Volunteer network of truckers, nonprofit partner to deliver disaster-relief supplies

A nonprofit trucking group is partnering with a volunteer-run disaster-relief organization to collect and eventually deliver critical supplies as Hurricane Ian intensified into a Category 4 system and is expected to pound Florida’s southwest coast late Wednesday morning.

Shelli Conaway-Waugh, of Lexington, Kentucky, a 30-year trucking veteran, runs a nonprofit group called Trucks with Room to Spare. She works with several relief organizations, including CN Supply, along with her network of truckers and donors, to pick up crucial disaster-relief supplies, which her group will deliver to the hardest hit areas of Florida once Ian has passed.

“As soon as the hurricane hits and the initial search and rescue is over, we’ll start carrying supplies in,” Conaway-Waugh told FreightWaves.

Her group coordinates with drivers who want to volunteer and have space in their trailers to haul a few pallets of supplies if they are headed to the area and asks trucking companies if they could donate a driver and their equipment to pick up and deliver supplies.

Donations made to Trucks with Room to Spare’s website will support fuel and other costs incurred by truck drivers who volunteer their time and their rigs to pick up and deliver critical relief supplies.

Her group’s website lists various ways to donate.

“Cash allows us to purchase supplies that we don’t have,” Conaway-Waugh said. “If people want to do a supply drive, that’s an option too.”

On the group’s website, she has a list of rules and regulations for volunteers who have collected disaster-relief supplies to ensure her group can accept the shipments. 

Her one request is no clothing donations. 

“There’s organizations that bring in tractor-trailer loads full of clothes and that always seems to be the one thing that nobody needs,” she said. “But cleaning supplies, tents, outdoor cookstoves, shovels, tarps and trash bags are always needed.”

Nonprofits partner to provide hurricane relief

Kristen Wise, president of CN Supply, describes her nonprofit group as the bridge that connects people who want to donate and give their time or money to help with the people who need their help the most.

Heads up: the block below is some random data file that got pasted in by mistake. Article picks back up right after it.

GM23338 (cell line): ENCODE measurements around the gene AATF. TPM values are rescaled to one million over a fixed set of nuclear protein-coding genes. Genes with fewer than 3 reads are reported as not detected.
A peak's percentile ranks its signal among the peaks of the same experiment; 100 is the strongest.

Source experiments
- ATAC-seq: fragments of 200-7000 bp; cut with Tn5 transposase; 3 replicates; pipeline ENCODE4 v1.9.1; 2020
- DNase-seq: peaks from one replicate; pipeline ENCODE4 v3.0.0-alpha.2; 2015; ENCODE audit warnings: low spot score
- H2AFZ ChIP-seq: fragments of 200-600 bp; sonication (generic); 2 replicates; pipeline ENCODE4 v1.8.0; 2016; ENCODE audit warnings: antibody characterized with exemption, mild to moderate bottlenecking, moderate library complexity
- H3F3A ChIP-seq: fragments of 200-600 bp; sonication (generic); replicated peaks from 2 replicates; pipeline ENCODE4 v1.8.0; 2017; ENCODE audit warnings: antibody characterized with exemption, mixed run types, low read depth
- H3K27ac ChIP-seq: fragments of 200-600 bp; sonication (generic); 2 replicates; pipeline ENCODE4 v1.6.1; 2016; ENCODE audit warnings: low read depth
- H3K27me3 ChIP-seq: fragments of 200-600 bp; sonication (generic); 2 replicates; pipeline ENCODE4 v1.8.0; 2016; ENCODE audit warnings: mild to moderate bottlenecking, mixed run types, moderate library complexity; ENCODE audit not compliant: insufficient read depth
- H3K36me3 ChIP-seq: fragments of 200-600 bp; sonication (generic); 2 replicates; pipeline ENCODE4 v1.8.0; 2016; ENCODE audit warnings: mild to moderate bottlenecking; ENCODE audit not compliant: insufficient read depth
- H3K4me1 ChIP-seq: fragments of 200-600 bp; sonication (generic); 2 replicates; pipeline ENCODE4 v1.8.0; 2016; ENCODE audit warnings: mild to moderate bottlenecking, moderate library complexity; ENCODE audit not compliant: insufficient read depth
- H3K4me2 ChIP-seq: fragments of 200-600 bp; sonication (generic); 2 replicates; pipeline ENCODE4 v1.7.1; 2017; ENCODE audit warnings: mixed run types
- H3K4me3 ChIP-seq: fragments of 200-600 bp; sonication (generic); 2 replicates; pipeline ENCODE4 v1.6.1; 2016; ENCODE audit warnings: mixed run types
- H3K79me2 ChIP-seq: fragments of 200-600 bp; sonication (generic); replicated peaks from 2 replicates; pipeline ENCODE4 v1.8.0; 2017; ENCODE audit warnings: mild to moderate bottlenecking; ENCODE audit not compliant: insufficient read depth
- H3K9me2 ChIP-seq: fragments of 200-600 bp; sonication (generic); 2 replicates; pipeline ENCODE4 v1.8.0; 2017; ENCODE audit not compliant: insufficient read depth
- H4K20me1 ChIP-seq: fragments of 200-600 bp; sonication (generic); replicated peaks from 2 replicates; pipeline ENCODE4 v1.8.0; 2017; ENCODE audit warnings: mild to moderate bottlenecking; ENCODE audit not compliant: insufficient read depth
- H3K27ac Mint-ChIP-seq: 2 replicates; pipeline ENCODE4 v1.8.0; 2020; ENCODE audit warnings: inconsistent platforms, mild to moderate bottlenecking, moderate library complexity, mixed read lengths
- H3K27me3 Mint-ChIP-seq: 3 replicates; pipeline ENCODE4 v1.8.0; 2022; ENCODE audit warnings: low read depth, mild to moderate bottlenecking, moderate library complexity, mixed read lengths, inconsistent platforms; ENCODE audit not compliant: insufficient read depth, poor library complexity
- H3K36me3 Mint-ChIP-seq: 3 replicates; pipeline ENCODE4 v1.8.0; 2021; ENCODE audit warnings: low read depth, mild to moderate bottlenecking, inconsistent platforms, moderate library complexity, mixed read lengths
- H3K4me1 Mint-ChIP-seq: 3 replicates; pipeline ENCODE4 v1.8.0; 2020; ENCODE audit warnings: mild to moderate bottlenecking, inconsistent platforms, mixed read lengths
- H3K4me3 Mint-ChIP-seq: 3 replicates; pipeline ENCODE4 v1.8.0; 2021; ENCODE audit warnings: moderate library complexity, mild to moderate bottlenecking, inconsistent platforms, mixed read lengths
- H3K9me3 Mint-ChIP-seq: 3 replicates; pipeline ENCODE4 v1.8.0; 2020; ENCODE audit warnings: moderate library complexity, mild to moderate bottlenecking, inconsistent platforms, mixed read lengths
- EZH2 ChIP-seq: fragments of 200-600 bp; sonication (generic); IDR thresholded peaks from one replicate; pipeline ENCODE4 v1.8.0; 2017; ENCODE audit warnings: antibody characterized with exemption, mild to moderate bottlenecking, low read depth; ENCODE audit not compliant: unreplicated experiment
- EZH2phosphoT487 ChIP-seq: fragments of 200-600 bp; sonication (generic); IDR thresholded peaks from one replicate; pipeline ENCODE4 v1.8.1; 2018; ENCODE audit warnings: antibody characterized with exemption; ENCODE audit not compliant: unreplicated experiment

“Because we are a small group of volunteers, we try to be really intentional with our assistance,” Wise told FreightWaves. “We really make an effort not to just go in guns blazing into places but kind of wait until after the storm has passed and really assess what are the areas that genuinely need our help.” 

She said there are a lot of organizations that are mobilizing to be able to help with high-water rescues and other disaster-relief efforts, but her group’s approach is to see who needs most the help once the storm has passed. 

“There’s a lot of assistance from government agencies and resources on the ground as part of the first wave that comes in to help,” Wise said. “However, those resources get pulled out pretty quickly.”

Many times her group’s assistance is needed in low-income communities that were vulnerable prior to hurricane devastation. 

“Now they are in an even worse situation by not having access to utilities, water or electricity for a prolonged period of time,” Wise said. 

Her group focuses on the second wave when CN Supply receives requests from people who still need help because they don’t have access to food, water and other items like feminine hygiene products, diapers, wipes and formula and adult diapers that people forget about because their corner pharmacies or grocery stores are closed.

“So in that second-wave aftermath we are like, ‘All right, here’s where there’s really a need,’ and we’ll step in and help out,” Wise said.

Wise is originally from southeast Texas but moved to Washington, D.C., several years ago. She joined CN Supply in 2017 during Hurricane Harvey, which caused heavy flooding and destruction in her hometown. 

“I felt so helpless that this was happening in my hometown and wanted to help my family and friends in some way, even though I couldn’t be there,” she said.

Prior to becoming the group’s president, she worked remotely as a high-water dispatcher and supply coordinator and humanitarian aid director for the group.

Ways to donate?

Some people like to give monetarily online and CN Supply’s website has a link to donate, Wise said. Her group partners with volunteer drivers with Trucks with Room to Spare to pick up items from communities, churches, schools or businesses that want to mobilize and have a collection drive.

“I tell people to buy disaster relief supplies as if they were packing for a family camping trip in remote areas where you wouldn’t have access to stores to buy those items,” Wise said.

CN Supply will assist with press releases to local media outlets for collection drive organizers the group partners with. The group will also advertise the donation drives on its social media platforms, Wise said.

“One of the wonderful things about partnering with Trucks with Room to Spare is that collection drives can be arranged in areas outside of the storm-impacted communities,” Wise said. “Through this partnership, we’re able to really be connected as a grassroots community and collect at different points across the country and deliver the supplies to the areas that need it the most.”

This is a developing story. Stay tuned to FreightWaves and FWNOW for updates.

Click here for more articles by Clarissa Hawes.

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